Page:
Corporate sponsorships: hand ups, not payoffs

May 6, 2009

Corporate sponsorships are as American as apple pie. Ace Hardware sponsors Little League baseball and softball. Microsoft sponsors the National Center for Missing & Exploited Children. Dow helps put shoes on the feet of needy kids through contributions to Soles4Souls. Toyota underwrites an elementary school multimedia show for Mothers Against Drunk Drivers.

Corporate sponsorships are as American as apple pie. Ace Hardware sponsors Little League baseball and softball. Microsoft sponsors the National Center for Missing & Exploited Children. Dow helps put shoes on the feet of needy kids through contributions to Soles4Souls. Toyota underwrites an elementary school multimedia show for Mothers Against Drunk Drivers.

In this tradition, professional medical societies take money from corporate donors. This money supports programs in continuing medical education, research projects and career development for young scientists' medical research, and patient communications. Lately, however, some watchdogs of U.S. medicine have been calling for medical associations to sever their financial ties with industry. The latest such call came in an article published this month in the Journal of the American Medical Association, which suggested that medical associations limit their corporate fundraising to journal advertising and exhibit hall fees.

At issue is the ethical independence of societies, say detractors of corporate funding, independence that they would like to ensure with a greater dependence on public funding.

Professional societies representing radiology, emergency physicians, cardiology, rheumatology, and plastic surgeons have responded by noting that public funding for education, quality initiatives, and research is limited. Foundation and other such philanthropic support, they say, can go only so far. They and other societies can and do have ethical, positive relationships with industry, they said in a public statement, as do others in federal and state government and the foundation community.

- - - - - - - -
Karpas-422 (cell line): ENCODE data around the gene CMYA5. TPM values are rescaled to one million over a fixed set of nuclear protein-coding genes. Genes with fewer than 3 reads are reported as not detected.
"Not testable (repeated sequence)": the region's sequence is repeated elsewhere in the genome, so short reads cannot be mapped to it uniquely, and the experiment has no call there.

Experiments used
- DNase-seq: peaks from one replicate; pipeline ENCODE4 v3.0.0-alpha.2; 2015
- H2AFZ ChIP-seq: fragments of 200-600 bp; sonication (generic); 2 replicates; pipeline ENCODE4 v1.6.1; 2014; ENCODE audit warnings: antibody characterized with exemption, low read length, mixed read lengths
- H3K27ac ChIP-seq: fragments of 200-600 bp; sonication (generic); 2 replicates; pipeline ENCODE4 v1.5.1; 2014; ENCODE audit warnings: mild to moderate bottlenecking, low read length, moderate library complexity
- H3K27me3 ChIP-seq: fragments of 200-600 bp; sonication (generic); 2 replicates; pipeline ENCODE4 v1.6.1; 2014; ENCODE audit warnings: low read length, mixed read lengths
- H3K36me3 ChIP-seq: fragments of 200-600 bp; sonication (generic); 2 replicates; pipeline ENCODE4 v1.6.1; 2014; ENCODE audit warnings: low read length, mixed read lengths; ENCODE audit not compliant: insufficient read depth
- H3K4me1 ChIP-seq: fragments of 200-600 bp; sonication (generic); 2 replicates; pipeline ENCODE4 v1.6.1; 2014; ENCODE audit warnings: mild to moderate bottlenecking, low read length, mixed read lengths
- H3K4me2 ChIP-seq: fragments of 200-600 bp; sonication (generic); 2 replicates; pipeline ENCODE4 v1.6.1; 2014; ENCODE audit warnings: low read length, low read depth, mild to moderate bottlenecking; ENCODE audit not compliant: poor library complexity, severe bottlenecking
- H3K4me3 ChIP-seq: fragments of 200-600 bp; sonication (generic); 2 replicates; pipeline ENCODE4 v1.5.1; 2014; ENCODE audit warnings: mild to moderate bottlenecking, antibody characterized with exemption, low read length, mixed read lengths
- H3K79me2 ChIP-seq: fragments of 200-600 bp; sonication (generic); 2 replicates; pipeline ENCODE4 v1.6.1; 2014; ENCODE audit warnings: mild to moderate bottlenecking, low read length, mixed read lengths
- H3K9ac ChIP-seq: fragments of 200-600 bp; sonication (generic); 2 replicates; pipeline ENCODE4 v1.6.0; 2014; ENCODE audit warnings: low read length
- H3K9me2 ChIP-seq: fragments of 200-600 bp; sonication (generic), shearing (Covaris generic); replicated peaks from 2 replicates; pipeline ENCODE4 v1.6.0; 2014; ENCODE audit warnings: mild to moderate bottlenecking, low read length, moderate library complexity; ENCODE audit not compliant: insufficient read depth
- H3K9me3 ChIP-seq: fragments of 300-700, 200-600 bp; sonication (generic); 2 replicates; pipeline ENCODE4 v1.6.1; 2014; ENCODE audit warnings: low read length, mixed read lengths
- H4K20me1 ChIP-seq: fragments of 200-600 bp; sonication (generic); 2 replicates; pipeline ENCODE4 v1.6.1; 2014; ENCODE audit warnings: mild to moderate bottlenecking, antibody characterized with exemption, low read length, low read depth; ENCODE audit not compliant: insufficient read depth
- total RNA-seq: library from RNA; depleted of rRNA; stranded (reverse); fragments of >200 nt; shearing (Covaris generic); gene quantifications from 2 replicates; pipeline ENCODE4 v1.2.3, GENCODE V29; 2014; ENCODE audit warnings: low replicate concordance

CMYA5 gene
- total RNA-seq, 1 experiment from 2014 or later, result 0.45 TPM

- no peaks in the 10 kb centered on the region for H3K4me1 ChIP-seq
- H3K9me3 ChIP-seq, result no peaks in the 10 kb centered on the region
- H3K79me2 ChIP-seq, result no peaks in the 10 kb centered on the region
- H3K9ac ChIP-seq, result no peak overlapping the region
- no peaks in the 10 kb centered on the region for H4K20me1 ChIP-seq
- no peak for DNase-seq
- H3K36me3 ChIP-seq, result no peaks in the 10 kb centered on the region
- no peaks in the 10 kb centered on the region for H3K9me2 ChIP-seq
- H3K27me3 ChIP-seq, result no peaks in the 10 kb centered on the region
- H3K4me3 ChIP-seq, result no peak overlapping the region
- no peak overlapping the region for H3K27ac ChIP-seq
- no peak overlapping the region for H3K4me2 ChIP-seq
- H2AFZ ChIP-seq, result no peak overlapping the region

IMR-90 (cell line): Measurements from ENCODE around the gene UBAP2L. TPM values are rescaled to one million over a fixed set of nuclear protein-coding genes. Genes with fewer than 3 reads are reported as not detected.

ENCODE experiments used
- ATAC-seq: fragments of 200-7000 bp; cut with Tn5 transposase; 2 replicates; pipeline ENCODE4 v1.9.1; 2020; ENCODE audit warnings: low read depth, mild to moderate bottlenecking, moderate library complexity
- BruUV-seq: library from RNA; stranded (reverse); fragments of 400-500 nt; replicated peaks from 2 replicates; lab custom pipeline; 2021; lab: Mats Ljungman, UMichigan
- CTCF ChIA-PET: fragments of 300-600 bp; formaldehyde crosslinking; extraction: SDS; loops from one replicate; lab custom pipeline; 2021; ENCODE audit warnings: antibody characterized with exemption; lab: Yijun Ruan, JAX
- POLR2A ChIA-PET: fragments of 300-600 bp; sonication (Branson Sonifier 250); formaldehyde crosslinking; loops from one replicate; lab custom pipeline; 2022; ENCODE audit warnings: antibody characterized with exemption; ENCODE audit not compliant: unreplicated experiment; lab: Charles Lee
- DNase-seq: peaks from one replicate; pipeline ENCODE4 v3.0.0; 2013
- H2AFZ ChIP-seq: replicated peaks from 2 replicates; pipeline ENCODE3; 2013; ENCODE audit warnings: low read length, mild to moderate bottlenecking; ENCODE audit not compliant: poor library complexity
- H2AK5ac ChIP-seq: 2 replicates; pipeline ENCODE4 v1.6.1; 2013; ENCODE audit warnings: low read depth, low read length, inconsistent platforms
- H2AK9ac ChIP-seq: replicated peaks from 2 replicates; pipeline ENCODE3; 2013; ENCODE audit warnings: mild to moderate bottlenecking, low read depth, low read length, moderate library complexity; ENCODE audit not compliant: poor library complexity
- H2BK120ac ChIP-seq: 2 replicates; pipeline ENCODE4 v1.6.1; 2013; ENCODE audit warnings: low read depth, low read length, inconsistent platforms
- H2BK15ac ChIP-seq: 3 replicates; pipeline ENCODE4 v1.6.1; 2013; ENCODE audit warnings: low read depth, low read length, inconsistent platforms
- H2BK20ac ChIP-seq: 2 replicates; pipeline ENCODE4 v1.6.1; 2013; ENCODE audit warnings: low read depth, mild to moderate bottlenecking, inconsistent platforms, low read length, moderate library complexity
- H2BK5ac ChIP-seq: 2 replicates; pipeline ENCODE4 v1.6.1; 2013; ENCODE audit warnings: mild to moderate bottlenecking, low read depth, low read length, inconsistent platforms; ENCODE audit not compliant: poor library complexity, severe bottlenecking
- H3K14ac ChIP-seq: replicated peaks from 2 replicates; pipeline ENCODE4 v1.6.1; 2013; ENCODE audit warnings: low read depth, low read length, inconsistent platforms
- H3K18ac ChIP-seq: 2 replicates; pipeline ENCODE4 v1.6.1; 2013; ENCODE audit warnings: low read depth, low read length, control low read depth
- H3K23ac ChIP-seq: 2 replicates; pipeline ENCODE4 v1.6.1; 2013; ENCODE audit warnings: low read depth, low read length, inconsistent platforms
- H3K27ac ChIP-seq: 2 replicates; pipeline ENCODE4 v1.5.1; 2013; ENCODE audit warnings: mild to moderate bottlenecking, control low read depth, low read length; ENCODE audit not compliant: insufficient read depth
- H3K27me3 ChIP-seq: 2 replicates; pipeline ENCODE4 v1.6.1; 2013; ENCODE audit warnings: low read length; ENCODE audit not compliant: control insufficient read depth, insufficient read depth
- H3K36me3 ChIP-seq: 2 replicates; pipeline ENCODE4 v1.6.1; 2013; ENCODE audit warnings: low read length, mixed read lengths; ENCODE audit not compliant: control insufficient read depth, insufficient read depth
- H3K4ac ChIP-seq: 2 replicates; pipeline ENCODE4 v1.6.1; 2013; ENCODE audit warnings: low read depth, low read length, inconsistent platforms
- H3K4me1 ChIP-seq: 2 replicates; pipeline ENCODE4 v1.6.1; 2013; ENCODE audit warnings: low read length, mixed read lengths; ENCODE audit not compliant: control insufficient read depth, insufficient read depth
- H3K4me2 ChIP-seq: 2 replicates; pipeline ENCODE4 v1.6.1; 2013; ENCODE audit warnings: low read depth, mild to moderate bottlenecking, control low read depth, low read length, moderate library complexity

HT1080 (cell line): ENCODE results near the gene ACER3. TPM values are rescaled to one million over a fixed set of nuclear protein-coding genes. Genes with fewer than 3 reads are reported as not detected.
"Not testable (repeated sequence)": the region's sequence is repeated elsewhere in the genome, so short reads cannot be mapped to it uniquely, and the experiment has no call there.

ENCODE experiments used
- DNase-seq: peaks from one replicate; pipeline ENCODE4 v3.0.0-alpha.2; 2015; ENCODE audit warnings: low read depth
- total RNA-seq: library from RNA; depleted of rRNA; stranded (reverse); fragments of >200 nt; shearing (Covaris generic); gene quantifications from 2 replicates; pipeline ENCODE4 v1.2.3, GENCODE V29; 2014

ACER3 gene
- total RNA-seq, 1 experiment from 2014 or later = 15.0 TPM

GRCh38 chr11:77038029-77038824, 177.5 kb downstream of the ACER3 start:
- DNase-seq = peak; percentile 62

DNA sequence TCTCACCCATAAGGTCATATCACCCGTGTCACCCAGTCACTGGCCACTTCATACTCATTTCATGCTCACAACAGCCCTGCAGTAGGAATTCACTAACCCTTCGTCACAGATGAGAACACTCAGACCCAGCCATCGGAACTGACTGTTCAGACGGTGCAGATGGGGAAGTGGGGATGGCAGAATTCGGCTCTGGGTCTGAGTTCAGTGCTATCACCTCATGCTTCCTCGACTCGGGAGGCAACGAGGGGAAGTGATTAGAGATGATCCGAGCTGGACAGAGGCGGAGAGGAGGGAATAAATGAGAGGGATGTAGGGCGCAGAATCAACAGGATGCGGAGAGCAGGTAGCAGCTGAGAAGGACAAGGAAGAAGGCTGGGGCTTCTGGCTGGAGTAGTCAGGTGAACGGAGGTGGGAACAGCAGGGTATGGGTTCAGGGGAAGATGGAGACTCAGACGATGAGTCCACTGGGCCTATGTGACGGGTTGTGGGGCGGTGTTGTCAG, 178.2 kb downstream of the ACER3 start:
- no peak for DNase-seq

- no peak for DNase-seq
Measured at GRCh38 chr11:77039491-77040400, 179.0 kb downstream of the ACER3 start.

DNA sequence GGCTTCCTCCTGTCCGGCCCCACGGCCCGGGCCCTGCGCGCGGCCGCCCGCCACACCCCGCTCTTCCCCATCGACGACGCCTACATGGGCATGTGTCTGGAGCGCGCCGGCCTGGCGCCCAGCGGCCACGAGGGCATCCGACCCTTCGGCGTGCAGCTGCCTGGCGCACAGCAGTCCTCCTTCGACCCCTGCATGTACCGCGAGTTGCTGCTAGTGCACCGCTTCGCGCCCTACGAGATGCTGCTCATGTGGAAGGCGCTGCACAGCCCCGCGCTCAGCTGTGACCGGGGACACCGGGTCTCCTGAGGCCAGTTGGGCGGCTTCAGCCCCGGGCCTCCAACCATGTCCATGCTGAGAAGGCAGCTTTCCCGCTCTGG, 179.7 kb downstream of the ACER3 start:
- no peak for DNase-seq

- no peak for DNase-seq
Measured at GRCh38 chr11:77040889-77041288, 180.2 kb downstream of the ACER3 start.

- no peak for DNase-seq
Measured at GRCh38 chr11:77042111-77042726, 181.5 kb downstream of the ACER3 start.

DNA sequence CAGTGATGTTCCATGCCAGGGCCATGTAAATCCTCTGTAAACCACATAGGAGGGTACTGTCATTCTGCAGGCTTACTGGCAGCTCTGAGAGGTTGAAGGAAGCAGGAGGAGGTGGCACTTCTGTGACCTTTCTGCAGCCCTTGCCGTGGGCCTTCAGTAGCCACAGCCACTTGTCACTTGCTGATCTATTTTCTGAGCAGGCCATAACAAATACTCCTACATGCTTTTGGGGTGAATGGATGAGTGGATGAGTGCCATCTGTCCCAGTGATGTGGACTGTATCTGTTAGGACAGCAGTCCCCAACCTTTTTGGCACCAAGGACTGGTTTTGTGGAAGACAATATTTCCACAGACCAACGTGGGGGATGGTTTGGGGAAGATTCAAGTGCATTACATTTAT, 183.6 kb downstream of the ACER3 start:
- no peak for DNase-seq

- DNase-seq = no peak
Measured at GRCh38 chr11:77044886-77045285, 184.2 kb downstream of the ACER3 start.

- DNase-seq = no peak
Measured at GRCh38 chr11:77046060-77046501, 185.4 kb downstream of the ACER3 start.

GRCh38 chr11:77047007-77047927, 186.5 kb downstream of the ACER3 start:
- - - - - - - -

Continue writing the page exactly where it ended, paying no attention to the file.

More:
Not yet mentioned in this discussion, however, is the shared interest that corporations have in maintaining an ethical relationship with organized medicine. The makers of imaging equipment long ago realized that just making systems that go faster or run better provides no assurance that these systems will be purchased. New products must fill clinical requirements, as demonstrated by high-quality research conducted by competent luminaries experienced in the scientific method. Corporate sponsorships help make this happen. This sponsorship is all the more important in the current economic climate.

Societies must be transparent in the funding they receive from companies, just as they must be vigilant that industry support does not influence educational content, quality measures, or scientific research. But industry also has a vested interest in ensuring an ethical collaboration. Doing otherwise would taint the very basis on which they build coming generations of medical equipment.

Through enlightened self-interest, industry and professional medical societies can uphold ethical standards of practice and ensure the advancement of healthcare in this country for all involved: equipment makers, providers, and, most important, patients.